17 January, 2024 Security
There are six takeaways. First, while the asylum-seekers plight is miserable and in need of compassion, if guests stay past their designated checkout time, no matter what the situation, the guests are trespassing, which violates criminal law and impedes tight housekeeping schedules and a hotel’s overall capacity to conduct business.
Second, according to Muir Analytics’ extensive statistics on hotel trespassing incidents, violence can result in such situations, complicating the violators’ plights with criminal proceedings, as demonstrated by the THN and AMAC incidents.
Third, such “soft” and “hard”/violent hotel takeovers can trigger insurance and lawsuit exposures. And even non-takeover scenarios where the homeless or refugees are housed in hotels can do the same. How so? Coverage language in hotel insurance contracts covers hotels as they normally conduct business for tourists and business travelers. There can be exceptions for extended stay hotels, but this is the norm. When hotels become homeless or migrant shelters, the clientele changes, which means the nature of the hotel business changes. According to underwriters, this phenomenon can negate coverages regarding damages, for example, as demonstrated by the 2021 case between MAve Hotel Investors and HDI Global Specialty SE, a Lloyd’s of London underwriter, says Insurance Business.
Fourth, cases like the Tukwila Homewood Suites and others mentioned here will continue if:
Ceasing such policies and providing funding and non-hotel housing for asylum-seekers/refugees/homeless would ease pressure on hotels that are essentially “ambushed by trespass” by parties uninterested in the business aspect of hotel operations.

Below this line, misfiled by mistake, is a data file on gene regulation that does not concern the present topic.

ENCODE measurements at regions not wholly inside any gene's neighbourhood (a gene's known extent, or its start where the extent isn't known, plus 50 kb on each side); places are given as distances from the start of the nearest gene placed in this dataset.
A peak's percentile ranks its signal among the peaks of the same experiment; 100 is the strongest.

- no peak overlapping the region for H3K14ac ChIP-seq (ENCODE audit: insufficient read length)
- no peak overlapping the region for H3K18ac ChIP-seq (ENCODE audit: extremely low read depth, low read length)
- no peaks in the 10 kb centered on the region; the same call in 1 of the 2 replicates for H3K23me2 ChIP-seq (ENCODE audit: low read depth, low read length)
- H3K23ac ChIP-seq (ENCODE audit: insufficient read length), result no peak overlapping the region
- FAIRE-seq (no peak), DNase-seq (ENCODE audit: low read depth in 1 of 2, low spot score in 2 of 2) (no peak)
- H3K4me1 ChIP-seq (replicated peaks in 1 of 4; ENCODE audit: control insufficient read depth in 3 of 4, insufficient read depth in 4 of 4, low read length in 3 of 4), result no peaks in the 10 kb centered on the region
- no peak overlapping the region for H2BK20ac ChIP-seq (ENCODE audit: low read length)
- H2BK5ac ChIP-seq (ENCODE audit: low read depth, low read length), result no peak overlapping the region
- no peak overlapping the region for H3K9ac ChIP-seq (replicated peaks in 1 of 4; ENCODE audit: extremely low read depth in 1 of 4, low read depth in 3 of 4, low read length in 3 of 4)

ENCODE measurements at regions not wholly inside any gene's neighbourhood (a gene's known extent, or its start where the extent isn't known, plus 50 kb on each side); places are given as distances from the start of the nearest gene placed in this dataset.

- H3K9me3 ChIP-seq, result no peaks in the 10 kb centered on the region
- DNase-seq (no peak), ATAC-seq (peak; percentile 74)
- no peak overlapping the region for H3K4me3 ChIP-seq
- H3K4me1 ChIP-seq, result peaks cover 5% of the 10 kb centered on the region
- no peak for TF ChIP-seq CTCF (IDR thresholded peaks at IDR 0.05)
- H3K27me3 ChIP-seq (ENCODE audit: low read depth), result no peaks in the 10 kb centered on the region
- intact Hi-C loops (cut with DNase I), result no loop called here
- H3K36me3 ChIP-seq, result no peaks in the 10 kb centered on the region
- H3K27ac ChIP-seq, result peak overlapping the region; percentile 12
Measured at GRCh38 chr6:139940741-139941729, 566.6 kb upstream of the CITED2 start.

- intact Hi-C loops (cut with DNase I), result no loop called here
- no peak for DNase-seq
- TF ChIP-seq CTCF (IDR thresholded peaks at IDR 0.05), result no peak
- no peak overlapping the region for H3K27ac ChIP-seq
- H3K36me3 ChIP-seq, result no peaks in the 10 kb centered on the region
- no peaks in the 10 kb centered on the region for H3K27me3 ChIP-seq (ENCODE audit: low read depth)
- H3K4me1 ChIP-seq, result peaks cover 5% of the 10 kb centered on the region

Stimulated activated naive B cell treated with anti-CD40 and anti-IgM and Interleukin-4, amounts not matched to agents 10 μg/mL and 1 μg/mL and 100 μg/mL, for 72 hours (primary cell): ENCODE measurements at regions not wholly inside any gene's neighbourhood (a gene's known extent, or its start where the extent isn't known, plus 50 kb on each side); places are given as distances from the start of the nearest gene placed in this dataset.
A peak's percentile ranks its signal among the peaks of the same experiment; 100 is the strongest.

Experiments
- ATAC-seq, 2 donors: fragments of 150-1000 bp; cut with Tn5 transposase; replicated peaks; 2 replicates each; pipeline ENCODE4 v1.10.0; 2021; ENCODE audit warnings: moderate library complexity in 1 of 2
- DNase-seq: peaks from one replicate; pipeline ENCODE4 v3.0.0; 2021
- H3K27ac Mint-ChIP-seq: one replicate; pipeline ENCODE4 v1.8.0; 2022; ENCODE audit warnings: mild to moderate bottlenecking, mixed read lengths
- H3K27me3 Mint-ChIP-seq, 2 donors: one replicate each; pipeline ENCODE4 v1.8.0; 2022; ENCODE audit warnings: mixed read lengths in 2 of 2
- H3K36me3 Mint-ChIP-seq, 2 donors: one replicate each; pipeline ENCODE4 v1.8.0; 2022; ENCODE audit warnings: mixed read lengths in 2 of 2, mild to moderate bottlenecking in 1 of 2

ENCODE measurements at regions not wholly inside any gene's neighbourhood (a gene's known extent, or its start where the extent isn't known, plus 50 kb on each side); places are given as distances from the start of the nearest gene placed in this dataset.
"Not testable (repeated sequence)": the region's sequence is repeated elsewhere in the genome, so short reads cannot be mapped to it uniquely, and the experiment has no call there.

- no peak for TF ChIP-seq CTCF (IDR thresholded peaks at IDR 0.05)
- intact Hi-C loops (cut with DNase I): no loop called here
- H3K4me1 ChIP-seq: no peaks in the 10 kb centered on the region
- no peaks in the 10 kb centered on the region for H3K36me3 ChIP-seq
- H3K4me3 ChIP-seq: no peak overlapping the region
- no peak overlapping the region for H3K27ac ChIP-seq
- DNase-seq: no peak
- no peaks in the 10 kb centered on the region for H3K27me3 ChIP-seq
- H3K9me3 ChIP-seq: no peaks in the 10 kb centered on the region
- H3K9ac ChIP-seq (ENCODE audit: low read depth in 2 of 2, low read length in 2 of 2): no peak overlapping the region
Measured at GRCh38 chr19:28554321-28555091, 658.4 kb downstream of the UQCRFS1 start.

Fifth, political activists are playing an increasingly significant role in hotel protests, some of them “passively illegal,” as in the trespassing case in Tukwila. Other cases, such as those previously mentioned, are violent.
Sixth, threat/risk intelligence on such events helps hotels and law enforcement design proper crisis response plans. Muir Analytics, via its SecureHotel Threat Portal, provides that intelligence.
Muir Analytics runs the world’s largest, most sophisticated hotel violence database – the SecureHotel Threat Portal – with over 3,000 hotel attacks (and growing.) We can provide the hospitality sector with intelligence that facilitates full-spectrum risk reduction, which helps hotels protect guests, staff, buildings, brands, and revenues. Contact us for a consultation: 1-833-DATA-444.
“Asylum-seekers in cold-weather shelter hotels may not leave in protest,” Seattle Times, 17 January 2024.
“Homeless refugees refuse to return to Tukwila church tents,” South Seattle Emerald, 16 January 2024.
“Hotel sues Lloyd’s underwriters, HDI Global Specialty over denied insurance claim,” Insurance Business, 28 October 2021.
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